Get well soon, Mr Mahajan
It took me a few years to get to know Mr Mahajan, as I then called him. But from a distance I found him a bundle of delightful contradictions, writes Karan Thapar.india Updated: Apr 29, 2006 23:58 IST
It was raining when I first met Pramod Mahajan. It was chilly too. We were sheltering under a small awning outside the FICCI Auditorium. The rain was beating down on me.
Pramod was talking passionately when, suddenly, he grabbed me by both shoulders and swivelled me around. Before I realised what was happening we had traded places. I was under the awning. Pramod had placed himself in the rain. Of course, he continued speaking.
Such gestures are typical of him. He performs them without fuss, almost unobtrusively.
It took me a few years to get to know Mr Mahajan, as I then called him. But from a distance I found him a bundle of delightful contradictions. Gregarious in company but shy and reticent talking about himself. Devil-may-care in his attitude yet sensitive and thoughtful about others. Proud but never vain. Brave yet easily hurt.
I’m not sure how it happened but I began inviting him to inaugural episodes of our programmes and he always accepted. I looked upon him as a good luck charm. He liked being the first guest.
But there was an occasion when things went horribly wrong. Our little company, ITV, was preparing to launch The Big Question on Doordarshan. It was our first sponsored programme and a huge gamble. We were very nervous.
At the time Pramod was perhaps the most talked about minister in government. Madhu Sharma’s screaming allegations, carried live by television, had made him famous. When he accepted Pramod said that he would prefer not to talk about the Shivani Bhatnagar affair. “Think about it” he explained, “what can I say?” He had a point except it contradicted my need of him.
I hate to admit I broke my promise. I didn’t raise the issue myself but let a member of the audience do so. Pramod took it on the chin. Without blushing or stammering he answered with conviction and candour. But he was upset. Actually, he felt let down.
Three hours later he rang. It was past 10 at night. He sounded subdued. He asked me to come over and with trepidation I did. As I drove to his Safdarjung Road residence I feared he might insist on changes in the programme or else stop its broadcast. If that’s what he wanted, what would I do?
Pramod was unhappy but he wasn’t angry. Actually, his cold, distant manner and his careful, measured speech were far more unnerving. I could have handled wrath. This display of aloofness and indifference shook me.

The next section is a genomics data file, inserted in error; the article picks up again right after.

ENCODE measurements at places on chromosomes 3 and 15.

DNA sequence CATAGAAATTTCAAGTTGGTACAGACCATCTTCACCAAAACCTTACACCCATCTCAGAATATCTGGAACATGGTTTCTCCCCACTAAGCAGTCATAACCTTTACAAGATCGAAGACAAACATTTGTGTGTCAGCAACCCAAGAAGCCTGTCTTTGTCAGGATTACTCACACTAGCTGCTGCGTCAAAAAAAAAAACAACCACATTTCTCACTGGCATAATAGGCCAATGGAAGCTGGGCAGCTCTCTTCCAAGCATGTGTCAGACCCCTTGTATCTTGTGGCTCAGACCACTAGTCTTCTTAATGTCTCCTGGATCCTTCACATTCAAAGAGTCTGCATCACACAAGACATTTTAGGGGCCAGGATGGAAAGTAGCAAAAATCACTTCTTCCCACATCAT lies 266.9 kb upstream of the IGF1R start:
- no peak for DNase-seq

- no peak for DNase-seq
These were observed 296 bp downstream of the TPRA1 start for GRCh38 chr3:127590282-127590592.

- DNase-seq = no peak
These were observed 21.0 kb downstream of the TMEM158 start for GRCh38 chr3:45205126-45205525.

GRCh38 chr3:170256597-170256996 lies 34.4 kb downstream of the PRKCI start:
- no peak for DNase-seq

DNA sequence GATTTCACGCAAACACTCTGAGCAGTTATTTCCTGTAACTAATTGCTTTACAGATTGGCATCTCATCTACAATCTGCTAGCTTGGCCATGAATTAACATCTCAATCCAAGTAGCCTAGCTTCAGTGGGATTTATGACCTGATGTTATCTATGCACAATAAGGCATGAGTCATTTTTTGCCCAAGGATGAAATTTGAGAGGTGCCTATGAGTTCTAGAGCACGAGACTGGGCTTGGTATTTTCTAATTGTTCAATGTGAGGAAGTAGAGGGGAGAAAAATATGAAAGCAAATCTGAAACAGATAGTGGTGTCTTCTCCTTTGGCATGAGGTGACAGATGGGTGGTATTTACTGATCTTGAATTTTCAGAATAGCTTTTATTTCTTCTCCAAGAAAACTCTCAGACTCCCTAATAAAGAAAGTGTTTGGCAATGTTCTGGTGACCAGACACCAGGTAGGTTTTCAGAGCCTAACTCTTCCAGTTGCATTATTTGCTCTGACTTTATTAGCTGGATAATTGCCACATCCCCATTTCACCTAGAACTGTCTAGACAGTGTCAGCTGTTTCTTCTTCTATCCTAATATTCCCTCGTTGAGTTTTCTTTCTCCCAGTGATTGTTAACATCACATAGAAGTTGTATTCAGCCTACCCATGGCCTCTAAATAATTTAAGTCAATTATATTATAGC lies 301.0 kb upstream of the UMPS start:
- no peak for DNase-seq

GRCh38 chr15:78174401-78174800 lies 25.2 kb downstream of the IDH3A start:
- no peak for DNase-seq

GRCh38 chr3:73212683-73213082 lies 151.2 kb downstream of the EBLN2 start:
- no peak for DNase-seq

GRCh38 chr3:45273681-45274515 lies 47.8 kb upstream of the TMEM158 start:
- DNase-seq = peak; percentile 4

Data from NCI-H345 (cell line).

It lasted twenty minutes. All the while I tried to assuage and appease. Pramod listened in silence. But when I gave up, fearing our relationship was over, he suddenly smiled. Then he laughed. He put his arm around my shoulder and walked me to the gate.
“Forget it,” he said. His manner had changed. “These things happen.” My relief was evident but before I could speak he put his finger to my lips. “Bus, ab jhoot math bolo.” Then he added, “Don’t forget to invite me to your next programme.”
When I wrote to thank Mr Mahajan he replied insisting that henceforth I should call him Pramod. I still have his letter, written in his careful, small, deliberate handwriting. Like its author it’s self-contained. But I never called him Pramod. And, to be honest, he didn’t insist. We remained Pramodji and Karan. Today is the first time I’m using his name.
Exactly a week before his tragic shooting he gave me another interview. He wasn’t keen to do so -- not that he didn’t want to, he assured me, but because there was no time. I insisted. I wrote, I rang, I left messages and I sent faxes. I cajoled and argued.
When eventually he phoned from Assam, where he was, to accept he commented, “Tumna nahin manoge aur mein na nahin kahe sakta.”
It turned out to be the best interview he’s done. I tried to cross-question him, embarrass him, trip him, but he played a dead straight bat. I then tried interrupting. He interrupted back. Yet he had all the answers and got the better of me.
The night it was broadcast he rang. “Khushho Pramodji?” I asked. “Mujhe teri bimari ho gaye hei,” he replied.
“Meine interrupt karna seekh liya,” he laughed. “Tujheto bolne nahin diya.”
Get well soon, Mr Mahajan. When we meet I promise to call you Pramod. Oh yes, and I’ll do the talking at the next interview!